Webster said the Yucca Mountain fund used to pay for employees in the natural resources department. That budget item includes two full-time employees and $200,000 for outside contracts. County commissioners wanted a full-time natural resources position, which is in the budget, she said.

“I have been screaming for years to get some help. This is fantastic to have something in here that will provide some help to the natural resources segment,” Wichman said. She said Nye County Geoscience Manager Levi Kryder has been a big help analyzing the U.S. Bureau of Land Management resource management plan and the proposed listing of the sage grouse.

Paprocki was asked about a request for a $509,000 increase in services and supplies in the sheriff’s budget.

“Assistant Sheriff Rick Marshall said that was the amount he felt he needed so operations remain at the level they are next year,” she said. “They’ve had a lot of increased cost in food service for detention and their fuel.”

The three main sources of income are property taxes, expected to drop $214,808 to $12.97 million; consolidated tax, which is mostly sales tax, which should increase $281,100 to $11.9 million; and Payment in Lieu of Taxes from the federal government, which Paprocki said is fully funded after the sequestration ended, and should add $66,768 for $2.9 million. Nye County will also have an existing fund balance of $612,971 to start the fiscal year July 1.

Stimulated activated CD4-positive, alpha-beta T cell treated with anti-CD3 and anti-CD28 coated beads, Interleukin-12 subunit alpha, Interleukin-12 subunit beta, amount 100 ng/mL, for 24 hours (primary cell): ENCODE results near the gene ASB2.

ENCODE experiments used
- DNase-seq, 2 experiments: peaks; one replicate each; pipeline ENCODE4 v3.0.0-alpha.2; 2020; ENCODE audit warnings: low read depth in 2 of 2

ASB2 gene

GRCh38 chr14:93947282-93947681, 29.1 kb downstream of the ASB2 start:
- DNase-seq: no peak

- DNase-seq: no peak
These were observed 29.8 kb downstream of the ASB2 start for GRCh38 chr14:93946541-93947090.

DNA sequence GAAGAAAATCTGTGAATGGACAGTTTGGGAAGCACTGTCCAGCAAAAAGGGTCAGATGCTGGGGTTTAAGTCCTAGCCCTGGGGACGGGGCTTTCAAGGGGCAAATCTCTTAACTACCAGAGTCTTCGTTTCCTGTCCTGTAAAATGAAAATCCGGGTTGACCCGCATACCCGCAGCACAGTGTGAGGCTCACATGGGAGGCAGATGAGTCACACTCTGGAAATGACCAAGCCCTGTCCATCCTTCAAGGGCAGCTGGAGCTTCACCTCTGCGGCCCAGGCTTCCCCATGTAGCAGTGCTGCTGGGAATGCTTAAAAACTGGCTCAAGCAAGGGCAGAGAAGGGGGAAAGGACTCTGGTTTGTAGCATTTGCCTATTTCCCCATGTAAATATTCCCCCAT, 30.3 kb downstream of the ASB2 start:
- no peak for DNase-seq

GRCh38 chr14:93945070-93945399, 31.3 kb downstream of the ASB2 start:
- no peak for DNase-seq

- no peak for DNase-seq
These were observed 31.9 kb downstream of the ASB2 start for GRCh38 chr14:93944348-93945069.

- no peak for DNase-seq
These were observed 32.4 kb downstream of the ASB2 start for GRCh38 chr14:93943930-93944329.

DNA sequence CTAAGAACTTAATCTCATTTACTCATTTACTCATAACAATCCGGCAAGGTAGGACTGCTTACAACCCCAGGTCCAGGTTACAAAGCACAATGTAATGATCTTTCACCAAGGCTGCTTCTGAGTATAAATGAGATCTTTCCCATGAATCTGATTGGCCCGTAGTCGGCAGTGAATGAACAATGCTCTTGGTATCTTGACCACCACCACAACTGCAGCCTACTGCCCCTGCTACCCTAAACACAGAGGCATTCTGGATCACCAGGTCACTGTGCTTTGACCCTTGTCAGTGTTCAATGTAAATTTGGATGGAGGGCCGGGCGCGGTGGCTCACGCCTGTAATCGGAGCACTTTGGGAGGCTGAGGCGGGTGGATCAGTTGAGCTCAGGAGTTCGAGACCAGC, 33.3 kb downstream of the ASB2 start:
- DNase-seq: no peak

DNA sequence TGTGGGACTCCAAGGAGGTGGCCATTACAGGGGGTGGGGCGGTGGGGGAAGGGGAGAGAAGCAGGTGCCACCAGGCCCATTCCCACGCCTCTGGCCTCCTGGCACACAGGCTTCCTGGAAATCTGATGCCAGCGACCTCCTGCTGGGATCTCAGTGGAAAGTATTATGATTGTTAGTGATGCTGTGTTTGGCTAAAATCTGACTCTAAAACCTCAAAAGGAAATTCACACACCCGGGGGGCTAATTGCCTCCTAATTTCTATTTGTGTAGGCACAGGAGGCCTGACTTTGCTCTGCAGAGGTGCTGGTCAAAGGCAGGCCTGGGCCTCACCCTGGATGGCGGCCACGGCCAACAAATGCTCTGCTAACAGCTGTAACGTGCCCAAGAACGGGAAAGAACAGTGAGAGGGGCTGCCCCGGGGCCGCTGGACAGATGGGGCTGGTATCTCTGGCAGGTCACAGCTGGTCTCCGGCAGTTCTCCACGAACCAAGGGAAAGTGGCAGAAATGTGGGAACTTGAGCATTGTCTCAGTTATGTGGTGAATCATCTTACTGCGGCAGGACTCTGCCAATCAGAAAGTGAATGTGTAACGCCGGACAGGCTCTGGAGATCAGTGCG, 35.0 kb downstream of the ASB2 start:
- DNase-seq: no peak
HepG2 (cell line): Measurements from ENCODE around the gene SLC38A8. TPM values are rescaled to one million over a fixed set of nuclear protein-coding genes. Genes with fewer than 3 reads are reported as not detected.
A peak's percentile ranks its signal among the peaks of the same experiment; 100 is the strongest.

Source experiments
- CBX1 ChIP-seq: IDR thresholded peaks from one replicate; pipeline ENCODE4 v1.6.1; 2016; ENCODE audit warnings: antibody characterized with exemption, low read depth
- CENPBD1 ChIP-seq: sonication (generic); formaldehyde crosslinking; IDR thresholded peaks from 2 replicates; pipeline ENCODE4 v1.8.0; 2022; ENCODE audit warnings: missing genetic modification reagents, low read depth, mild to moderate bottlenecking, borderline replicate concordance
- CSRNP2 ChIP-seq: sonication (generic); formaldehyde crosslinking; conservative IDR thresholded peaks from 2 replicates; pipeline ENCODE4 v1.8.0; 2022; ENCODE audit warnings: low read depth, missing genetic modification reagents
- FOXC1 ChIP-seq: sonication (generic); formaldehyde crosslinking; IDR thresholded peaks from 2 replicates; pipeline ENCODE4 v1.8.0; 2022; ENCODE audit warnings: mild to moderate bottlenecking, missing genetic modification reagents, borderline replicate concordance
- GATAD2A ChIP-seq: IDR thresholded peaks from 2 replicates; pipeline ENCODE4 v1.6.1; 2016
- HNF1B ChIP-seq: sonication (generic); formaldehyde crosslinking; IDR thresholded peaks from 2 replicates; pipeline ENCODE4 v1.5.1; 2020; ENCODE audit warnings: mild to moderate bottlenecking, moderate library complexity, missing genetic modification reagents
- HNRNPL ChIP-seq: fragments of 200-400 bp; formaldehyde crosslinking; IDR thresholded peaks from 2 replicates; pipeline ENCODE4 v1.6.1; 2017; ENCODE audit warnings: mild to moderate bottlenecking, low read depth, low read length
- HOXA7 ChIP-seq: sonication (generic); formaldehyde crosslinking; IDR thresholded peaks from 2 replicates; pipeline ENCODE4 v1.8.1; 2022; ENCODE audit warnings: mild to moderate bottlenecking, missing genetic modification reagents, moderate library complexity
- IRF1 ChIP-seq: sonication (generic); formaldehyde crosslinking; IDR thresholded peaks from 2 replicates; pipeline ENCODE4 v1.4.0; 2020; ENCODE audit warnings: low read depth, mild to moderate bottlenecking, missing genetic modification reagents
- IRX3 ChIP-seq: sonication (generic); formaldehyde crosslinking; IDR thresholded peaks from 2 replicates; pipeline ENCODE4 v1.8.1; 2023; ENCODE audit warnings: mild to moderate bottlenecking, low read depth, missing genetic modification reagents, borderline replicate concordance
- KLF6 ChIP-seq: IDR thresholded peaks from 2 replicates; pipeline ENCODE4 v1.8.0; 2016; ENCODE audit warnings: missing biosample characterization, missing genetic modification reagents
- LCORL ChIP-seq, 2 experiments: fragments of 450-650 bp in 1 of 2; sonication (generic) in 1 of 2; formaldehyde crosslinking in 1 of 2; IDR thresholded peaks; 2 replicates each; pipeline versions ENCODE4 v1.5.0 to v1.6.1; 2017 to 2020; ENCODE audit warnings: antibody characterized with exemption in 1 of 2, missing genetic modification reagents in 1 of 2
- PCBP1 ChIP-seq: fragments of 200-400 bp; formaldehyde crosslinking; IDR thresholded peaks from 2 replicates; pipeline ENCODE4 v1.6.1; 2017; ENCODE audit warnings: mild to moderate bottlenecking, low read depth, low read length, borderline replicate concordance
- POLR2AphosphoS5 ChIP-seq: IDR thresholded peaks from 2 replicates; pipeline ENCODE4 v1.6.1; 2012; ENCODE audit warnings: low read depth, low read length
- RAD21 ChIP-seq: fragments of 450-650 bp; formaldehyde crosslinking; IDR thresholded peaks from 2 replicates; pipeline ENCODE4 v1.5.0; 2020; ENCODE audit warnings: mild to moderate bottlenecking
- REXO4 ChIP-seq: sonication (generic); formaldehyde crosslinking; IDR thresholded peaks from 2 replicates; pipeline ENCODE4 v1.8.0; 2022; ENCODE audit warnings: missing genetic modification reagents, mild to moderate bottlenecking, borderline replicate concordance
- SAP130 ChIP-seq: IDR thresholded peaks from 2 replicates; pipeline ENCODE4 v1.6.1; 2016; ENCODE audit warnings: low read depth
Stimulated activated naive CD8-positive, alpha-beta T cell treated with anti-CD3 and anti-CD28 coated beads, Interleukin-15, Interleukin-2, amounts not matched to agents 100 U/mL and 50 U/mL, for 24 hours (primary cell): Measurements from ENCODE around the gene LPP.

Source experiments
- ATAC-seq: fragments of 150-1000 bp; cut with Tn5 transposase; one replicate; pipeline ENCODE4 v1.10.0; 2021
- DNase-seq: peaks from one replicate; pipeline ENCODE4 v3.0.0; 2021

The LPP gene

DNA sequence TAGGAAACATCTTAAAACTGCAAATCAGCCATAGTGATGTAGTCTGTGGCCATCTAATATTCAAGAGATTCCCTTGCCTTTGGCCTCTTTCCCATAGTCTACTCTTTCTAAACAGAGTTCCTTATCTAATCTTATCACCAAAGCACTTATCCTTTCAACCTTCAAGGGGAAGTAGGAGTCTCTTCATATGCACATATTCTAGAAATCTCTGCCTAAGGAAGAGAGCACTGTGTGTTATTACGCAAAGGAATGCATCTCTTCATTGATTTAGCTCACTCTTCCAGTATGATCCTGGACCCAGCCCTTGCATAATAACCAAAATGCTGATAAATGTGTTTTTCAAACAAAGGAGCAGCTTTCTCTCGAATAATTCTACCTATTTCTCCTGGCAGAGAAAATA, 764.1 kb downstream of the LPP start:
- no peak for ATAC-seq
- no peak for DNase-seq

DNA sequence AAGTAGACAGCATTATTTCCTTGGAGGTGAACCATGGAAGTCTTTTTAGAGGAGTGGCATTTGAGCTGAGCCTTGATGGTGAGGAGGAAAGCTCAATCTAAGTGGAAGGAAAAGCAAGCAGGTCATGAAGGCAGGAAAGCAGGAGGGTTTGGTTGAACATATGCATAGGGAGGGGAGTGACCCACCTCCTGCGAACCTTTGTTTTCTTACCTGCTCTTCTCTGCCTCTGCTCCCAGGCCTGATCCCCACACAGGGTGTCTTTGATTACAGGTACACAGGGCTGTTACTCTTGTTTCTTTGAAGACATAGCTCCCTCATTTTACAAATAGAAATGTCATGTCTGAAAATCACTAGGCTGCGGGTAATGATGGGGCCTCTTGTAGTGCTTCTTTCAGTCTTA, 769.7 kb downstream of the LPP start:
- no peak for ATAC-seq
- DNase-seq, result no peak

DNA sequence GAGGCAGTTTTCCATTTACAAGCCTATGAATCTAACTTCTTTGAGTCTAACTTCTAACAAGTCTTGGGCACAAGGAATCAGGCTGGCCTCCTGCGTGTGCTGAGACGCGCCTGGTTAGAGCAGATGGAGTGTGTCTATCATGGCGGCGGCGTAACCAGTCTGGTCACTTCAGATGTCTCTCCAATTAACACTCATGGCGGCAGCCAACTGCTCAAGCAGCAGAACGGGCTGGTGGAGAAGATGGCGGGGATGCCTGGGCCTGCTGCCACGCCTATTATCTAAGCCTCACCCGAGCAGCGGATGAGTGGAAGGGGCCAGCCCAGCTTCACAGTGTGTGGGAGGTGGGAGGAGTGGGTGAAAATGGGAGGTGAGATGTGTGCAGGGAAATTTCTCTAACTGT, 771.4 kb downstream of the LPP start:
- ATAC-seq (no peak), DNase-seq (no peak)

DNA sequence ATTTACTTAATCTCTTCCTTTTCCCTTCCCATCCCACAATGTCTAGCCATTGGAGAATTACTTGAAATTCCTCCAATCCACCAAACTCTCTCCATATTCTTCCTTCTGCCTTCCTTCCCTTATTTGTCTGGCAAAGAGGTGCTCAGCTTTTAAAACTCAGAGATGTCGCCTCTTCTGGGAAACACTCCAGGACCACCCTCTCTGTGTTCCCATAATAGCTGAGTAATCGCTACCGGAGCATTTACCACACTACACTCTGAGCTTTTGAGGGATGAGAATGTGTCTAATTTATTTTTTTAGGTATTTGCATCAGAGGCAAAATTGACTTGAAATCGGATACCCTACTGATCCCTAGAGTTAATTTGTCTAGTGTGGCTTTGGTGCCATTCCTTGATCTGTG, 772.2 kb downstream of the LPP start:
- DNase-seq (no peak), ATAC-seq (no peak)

Salaries and benefits make up all but 25 percent of the $36 million in expenditures, Paprocki said.

The county comptroller said the budget deficit is based on the assumption all employees remain full time; STEP increases and longevity pay raises are kept according to union agreements; other contractual obligations like allowances, shift differentials and incentives are continued; overtime is allowed as currently budgeted, benefits increase and services and supplies remain the same. Carbone said he wanted to look at automatic pay raises.